Exactly the same way you compare integers:
Code:
float a=3.141, b=2.718;
if (a==b) // do something.
However there's a gotcha. Decimal conversions to binary are not precise. Try converting 0.1 yourself into binary and see what happens. The computer can only use fixed precision; it has no way of representing repeating decimals.

So floating point comparisons need to take this inaccuracy into account, e.g.:
Code:
int a=3.141, b=2.718;
if (a-b<0.005 || b-a<0.005)
  //  then assume it matches.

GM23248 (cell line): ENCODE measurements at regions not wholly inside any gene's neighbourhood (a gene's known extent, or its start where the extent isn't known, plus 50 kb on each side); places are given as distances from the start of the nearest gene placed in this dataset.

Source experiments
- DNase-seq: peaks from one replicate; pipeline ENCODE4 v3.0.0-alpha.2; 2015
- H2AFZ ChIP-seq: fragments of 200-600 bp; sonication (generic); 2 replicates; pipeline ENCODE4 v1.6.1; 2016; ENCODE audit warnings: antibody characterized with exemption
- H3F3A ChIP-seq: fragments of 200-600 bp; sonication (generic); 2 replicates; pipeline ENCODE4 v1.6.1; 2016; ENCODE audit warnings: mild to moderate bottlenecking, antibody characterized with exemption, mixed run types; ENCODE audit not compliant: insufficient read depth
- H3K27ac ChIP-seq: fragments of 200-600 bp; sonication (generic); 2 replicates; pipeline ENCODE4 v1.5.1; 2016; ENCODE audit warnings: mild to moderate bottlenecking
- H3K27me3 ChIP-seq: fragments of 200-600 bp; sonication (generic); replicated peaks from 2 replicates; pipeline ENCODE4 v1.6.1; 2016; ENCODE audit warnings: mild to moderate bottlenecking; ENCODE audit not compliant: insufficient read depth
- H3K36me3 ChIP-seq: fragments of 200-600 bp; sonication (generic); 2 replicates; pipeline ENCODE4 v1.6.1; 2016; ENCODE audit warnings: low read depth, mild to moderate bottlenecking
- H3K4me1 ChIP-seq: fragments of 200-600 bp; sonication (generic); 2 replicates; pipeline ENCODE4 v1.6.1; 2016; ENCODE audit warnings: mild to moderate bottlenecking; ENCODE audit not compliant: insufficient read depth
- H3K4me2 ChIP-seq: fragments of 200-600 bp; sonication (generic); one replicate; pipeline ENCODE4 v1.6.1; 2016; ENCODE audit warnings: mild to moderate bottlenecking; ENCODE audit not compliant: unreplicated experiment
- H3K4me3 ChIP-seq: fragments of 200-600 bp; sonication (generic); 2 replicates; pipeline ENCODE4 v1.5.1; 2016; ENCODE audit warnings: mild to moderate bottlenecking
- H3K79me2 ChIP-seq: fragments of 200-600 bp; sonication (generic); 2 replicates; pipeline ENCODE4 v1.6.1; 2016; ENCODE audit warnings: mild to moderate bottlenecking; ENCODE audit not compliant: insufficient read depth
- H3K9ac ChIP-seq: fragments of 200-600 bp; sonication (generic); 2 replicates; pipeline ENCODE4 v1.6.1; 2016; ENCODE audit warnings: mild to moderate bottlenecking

and of course you should set the value 0.005 according to the precision needed by the program. So if it's a banking program then you could set it to 1/100th of the smallest currency, for example if you're using British Sterling, where 100 pence make a pound, then you could check for less than 0.0001 (maybe). It really depends how much accuracy you need. If you need it to be exact then you need to use integers, so for instance you could store Sterling values as numbers of pence, or numbers of tenths of pence etc.